By Ariel Lin
Impunity Watch Reporter, Asia
YANGON, Myanmar – Myanmar’s military junta claims its recent release of several political detainees and about 9,000 other prisoners marks the dawn of a new political era and another milestone in its roadmap to “disciplined democracy”. At least four other prominent former members of the NLD were also released. The mass release of prisoners has come as a surprise to diplomats and residents in Yangon.
Win Min, the country’s longest serving political prisoner and a veteran journalist and political activist, among those freed last week, says that the release probably signals the start of Junta’s preparations for the national elections in 2010. The mass release of prisoners has come as a surprise to diplomats and residents in Yangon. Suu Kyi, however, remains under house arrest in the Yangon residence where she has spent more than 13 of the last 19 years, with no sign she will be freed any time soon.
However, according to Human Rights Watch, repression in Burma has increased since the ruling military government crushed pro-democracy protests a year ago. A report released by Human Rights Watch last week, says some 2,100 political prisoners are in Myanmar’s jails while “pseudo-political reforms” go on. It also accuses the international community of failing to demand real reform and accountability from Myanmar’s military junta.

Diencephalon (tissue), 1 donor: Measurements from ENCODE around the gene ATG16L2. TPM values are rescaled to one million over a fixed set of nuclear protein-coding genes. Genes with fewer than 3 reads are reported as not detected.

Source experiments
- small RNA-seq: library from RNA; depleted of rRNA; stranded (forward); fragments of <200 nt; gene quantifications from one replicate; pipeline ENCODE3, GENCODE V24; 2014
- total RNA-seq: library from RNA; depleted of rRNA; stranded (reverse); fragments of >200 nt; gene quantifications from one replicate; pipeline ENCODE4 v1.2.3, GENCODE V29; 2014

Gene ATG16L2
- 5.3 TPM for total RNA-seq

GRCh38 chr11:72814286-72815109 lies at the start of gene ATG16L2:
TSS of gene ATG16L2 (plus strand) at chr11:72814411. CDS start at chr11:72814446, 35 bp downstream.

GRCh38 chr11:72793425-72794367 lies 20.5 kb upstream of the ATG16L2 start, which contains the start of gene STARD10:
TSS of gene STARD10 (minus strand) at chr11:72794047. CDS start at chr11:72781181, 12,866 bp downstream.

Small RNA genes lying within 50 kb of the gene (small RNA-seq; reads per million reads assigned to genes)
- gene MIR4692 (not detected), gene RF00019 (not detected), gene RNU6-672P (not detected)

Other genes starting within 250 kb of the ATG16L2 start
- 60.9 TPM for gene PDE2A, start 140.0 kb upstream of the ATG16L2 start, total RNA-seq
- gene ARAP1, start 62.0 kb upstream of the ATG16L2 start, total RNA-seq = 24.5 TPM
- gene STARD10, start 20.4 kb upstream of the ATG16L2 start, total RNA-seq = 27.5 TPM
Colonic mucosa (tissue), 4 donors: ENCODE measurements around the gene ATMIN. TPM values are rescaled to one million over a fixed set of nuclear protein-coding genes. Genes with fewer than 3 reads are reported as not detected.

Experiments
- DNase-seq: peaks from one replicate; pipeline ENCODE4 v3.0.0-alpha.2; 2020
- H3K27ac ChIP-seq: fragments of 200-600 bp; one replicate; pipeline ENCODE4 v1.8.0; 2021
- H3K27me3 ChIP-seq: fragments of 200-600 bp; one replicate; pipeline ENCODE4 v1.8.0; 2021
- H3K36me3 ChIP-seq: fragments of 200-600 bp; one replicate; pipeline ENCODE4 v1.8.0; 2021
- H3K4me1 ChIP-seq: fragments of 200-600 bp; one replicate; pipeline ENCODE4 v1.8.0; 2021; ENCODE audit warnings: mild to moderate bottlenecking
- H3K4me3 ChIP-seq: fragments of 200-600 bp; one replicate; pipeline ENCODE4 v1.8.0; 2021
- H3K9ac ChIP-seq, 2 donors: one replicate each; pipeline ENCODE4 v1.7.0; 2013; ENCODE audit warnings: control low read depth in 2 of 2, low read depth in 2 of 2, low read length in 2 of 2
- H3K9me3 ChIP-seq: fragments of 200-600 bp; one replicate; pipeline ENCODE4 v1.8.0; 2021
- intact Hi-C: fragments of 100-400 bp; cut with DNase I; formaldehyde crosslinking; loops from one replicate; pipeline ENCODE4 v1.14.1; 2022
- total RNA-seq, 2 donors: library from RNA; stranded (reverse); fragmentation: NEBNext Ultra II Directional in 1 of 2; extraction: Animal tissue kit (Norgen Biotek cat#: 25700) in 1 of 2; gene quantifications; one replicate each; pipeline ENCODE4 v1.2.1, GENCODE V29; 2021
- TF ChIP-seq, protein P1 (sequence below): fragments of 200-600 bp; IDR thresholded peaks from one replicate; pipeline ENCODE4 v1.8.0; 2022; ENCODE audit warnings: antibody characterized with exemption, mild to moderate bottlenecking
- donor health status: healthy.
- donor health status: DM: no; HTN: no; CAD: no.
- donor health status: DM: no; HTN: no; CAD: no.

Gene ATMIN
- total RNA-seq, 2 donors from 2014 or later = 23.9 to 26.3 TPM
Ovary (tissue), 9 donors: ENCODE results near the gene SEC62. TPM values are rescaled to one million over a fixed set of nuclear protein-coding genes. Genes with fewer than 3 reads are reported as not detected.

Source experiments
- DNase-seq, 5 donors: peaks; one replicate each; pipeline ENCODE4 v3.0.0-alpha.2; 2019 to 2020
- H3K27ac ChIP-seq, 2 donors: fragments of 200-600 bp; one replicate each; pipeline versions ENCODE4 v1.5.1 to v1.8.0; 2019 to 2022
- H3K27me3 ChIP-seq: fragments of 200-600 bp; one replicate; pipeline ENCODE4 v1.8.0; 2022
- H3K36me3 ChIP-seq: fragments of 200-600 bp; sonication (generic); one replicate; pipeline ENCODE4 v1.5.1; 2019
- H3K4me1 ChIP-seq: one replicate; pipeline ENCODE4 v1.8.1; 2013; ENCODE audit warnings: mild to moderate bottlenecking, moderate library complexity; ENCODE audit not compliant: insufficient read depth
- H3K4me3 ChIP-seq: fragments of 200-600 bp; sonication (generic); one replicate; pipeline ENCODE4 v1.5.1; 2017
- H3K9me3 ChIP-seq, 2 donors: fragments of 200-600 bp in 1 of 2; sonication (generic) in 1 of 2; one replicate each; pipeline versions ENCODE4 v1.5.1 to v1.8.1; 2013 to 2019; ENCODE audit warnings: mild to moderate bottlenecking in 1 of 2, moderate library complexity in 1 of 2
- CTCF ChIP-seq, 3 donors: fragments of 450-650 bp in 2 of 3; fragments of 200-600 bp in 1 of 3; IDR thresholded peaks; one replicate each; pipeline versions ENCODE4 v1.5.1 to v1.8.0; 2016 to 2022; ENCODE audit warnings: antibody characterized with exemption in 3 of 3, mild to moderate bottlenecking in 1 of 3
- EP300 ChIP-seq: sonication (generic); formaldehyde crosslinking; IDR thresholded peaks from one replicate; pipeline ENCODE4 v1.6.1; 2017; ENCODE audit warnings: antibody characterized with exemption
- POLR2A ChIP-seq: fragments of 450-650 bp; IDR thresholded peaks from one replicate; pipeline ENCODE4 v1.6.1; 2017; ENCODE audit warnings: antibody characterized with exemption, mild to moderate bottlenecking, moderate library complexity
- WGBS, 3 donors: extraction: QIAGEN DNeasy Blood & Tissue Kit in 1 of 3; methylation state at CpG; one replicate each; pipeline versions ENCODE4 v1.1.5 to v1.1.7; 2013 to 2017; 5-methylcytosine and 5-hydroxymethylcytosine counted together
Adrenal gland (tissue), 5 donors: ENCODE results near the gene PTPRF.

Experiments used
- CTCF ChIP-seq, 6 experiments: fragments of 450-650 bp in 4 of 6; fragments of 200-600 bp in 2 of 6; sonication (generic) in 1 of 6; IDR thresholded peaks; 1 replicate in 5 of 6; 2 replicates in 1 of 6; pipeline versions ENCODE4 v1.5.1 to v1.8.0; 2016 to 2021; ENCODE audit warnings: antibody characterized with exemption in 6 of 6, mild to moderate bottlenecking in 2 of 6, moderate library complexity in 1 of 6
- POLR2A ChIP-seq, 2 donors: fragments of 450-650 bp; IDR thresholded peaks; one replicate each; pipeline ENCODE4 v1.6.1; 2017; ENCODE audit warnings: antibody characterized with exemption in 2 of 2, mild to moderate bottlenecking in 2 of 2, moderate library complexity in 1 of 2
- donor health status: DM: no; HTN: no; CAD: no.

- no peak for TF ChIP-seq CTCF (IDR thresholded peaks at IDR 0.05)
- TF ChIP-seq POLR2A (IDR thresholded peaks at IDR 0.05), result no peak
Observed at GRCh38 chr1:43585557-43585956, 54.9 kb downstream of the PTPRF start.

The crackdown that began on September 26, 2007, was a brutal response to growing protests in Myanmar. Buddhist monks in Rangoon, Mandalay, and other towns across Myanmar staged peaceful marches to protest government policies and poor living standards. “Last September, the Burmese people courageously challenged their military rulers, and they were answered with violence and contempt,” said Elaine Pearson, deputy Asia director at Human Rights Watch. “The repression continues. While a handful of political activists have been released, more are being arrested and thousands remain in prison.”
The group acknowledges that seven political activists were among thousands of prisoners recently released by Burmese authorities. But it says about 39 political activists were arrested in August and September alone. It also says the authorities have done nothing to bring justice to the perpetrators of extra-judicial killings, arbitrary arrests and torture during last year’s crackdown.
For more information, please see:
Asia Times – False dawn in Myanmar – 27 September 2008
BBC – Burmese gloom one year after protests – 25 September 2008
BBC – No progress in Burma, says group – 25 September 2008
Human Rights Watch – Burma: One Year After Violent Crackdown, Repression Continues – 26 September 2008